Sailing from Japan
Setting sail from Tokyo
Tokyo is a dazzling introduction to Japan and its utterly unique culture. With more neon than Las Vegas and more Michelin stars than Paris, it's a real assault on the senses, but an efficient public transport system means it's easy to explore. Asakusa is an atmospheric district where you'll find Tokyo's oldest Buddhist temple, Akihibara spills over with shops selling electronic gadgets, and Harajuku is the place to marvel at the latest colourful Japanese fashions. It's also easy to escape the crowds and find a spot of peace and quiet, with tranquil parks, shrines and lotus ponds dotted around the city.
Brave the metro subway system. It’s efficient, fun and easy to use. The staff are unfailingly polite if you get confused or lost. Live like the locals but avoid rush hours!
Shimizu is one of the most spectacular ports in Japan, a sweeping bay in the shadow of the iconic Mount Fuji. You can spend some time admiring the views and wandering through peaceful pine groves, or visit the unique Shimizu Sushi Museum at the S-Pulse Dream Plaza shopping mall.
Osaka, Japan’s third largest city, is a pulsating commercial hub, famous for its food, and the cityscape rivals Tokyo for neon-lit futurism. If you need respite from the urban sprawl seek out Osaka Castle and the surrounding Nishinomaru Garden, a particularly pretty spot during the cherry blossom season.
The small, laid back city of Kochi is situated on the south coast of Shikoku island, an important place of pilgrimage for Japanese Buddhists. Three of the 88 temples on the pilgrimage route are in Kochi, and the city is also known for its elegant 17th century hilltop castle.
On 6 August 1945 the world witnessed the terrifying power of nuclear weapons for the first time, unleashed on the unsuspecting Japanese city of Hiroshima. The modern city's sobering Peace Memorial Park commemorates that fateful day, which left more than 140,000 dead.
South Korea: Jeju
The semi-tropical island of Jeju is one of South Korea’s best kept secrets, a popular holiday destination for domestic travellers but little known outside of Asia. The craggy volcanic landscape, tangerine groves and beautiful beaches make this a lovely place to spend some time exploring.
South Korea: Incheon (Seoul)
Incheon serves as a transport hub for Seoul, South Korea's captivating capital. Seoul is a dynamic metropolis where you can still find tea shops and temples amongst the skyscrapers and neon signs, and the culinary scene is superb, from street food to world class haute cuisine.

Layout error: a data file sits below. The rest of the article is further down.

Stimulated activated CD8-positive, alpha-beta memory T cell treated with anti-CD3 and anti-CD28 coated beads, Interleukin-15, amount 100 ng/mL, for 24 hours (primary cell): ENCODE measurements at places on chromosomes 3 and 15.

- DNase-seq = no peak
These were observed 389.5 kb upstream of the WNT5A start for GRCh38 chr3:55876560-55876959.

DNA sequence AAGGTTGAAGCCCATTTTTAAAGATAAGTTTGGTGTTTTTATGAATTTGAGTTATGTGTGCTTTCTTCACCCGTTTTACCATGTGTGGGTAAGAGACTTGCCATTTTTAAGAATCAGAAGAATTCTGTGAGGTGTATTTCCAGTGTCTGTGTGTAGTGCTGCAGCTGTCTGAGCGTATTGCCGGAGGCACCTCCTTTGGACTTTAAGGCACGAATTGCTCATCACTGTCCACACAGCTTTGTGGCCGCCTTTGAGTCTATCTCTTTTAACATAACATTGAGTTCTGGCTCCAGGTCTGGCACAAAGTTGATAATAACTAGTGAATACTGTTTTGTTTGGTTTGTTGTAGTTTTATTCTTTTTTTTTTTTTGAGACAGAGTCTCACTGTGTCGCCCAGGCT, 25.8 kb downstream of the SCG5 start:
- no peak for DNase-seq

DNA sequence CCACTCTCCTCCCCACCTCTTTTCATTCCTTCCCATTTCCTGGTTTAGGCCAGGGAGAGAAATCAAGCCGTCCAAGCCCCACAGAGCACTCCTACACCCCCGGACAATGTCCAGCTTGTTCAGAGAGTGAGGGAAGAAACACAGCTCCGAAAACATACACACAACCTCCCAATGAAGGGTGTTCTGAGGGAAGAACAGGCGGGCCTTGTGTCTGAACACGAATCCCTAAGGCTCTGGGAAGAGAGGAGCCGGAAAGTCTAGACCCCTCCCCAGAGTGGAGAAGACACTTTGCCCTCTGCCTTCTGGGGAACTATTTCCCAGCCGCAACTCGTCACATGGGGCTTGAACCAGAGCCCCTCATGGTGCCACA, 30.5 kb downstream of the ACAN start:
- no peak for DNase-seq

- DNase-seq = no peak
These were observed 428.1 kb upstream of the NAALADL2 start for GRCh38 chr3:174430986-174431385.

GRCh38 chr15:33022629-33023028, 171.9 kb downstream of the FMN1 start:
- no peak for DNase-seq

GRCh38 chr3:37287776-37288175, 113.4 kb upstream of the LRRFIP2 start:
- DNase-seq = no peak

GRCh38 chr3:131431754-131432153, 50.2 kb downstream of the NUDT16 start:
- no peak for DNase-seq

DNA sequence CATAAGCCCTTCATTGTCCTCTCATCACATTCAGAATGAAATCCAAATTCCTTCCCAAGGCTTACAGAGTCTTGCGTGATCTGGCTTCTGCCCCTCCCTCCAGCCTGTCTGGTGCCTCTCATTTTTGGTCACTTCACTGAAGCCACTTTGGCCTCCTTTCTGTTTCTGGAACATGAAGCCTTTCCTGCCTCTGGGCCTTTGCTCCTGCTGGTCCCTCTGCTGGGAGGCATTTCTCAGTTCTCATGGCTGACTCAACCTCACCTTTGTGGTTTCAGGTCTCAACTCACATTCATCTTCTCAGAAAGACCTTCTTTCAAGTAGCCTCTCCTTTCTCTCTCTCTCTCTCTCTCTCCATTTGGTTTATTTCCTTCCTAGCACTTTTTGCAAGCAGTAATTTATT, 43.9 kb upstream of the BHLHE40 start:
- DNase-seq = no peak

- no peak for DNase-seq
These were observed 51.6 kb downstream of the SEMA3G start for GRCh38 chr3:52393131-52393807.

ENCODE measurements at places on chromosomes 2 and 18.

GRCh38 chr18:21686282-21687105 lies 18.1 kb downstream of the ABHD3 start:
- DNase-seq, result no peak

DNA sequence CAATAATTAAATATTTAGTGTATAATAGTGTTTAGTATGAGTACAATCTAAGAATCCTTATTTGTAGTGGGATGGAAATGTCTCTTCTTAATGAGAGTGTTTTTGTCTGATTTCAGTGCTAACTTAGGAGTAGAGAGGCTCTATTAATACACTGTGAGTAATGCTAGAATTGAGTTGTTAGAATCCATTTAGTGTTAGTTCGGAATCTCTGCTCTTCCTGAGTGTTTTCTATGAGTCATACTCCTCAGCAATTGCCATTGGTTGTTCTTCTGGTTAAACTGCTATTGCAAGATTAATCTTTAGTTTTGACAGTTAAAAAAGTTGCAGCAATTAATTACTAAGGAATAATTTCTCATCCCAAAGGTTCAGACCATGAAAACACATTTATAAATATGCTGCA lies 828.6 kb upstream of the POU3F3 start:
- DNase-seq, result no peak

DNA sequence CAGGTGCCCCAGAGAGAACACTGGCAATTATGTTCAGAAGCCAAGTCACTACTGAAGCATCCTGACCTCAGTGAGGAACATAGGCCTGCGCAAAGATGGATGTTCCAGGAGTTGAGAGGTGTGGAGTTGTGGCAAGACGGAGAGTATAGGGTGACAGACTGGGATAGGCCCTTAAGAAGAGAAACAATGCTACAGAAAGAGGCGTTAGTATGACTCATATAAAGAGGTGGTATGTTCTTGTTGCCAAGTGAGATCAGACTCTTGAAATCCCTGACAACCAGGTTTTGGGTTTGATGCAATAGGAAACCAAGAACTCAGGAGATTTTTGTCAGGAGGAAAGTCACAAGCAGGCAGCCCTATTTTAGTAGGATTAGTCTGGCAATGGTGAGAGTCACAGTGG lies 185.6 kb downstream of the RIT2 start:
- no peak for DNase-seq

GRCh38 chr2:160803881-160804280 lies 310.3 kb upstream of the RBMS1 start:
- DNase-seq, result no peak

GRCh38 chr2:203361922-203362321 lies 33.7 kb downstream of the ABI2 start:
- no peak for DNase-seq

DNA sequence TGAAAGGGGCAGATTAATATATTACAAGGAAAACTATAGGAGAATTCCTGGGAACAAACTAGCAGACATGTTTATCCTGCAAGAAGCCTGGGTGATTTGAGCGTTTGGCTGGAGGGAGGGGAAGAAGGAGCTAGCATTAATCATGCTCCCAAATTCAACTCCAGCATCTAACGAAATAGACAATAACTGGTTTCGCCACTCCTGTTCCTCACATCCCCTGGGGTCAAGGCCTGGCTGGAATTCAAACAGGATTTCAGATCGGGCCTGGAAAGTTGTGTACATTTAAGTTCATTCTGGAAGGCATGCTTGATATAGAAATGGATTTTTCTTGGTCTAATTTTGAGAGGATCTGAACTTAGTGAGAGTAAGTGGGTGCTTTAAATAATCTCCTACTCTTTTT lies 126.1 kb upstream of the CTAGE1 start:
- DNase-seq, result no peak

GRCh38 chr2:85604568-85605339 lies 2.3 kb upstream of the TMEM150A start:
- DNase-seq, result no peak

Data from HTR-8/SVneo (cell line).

Three days after Hiroshima was flattened by an atomic bomb, Nagasaki suffered the same horrifying fate. The reconstruction of both cities has been quite extraordinary; Nagasaki today is a vibrant, cosmopolitan place, with a fascinating history that goes back a lot further than 1945.
The friendly southern Japanese city of Kagoshima enjoys a balmy climate, and sits just across the bay from the very active Sakurajima volcano, which erupts so regularly that an ‘ash forecast’ is included in local weather reports.
The city of Miyazaki sits on the southeastern coast of Kyushu, the warmest of Japan’s main islands, and it’s a popular spot for domestic tourists. Worthwhile excursions include the historic town of Obi, known as ‘Little Kyoto’, and laid back Aoshima island, home to a picturesque shrine.
In a state of constant renewal and forever looking to the future, densely populated Tokyo is a dazzling introduction to Japan and its utterly unique culture. With more neon than Las Vegas and more Michelin stars than Paris, it’s a real assault on the senses.
Situated at the southern tip of Hokkaido, Hakodate was one of the first Japanese ports to open up to international trade in the 19th century, and a scattering of European-style buildings remain. Take a ride on the historic streetcar, tuck into delicious seafood or enjoy a revitalising dip in an onsen (hot spring).
Petropavlovsk is the main city on Russia’s remote Kamchatka peninsula, a hardy place where bleak Soviet tower blocks stand in the shadow of giant volcanoes. It’s a spectacular setting, and the city serves as the main gateway for exploring Kamchatka’s otherworldly landscapes and incredible wildlife.
United States: Dutch Harbor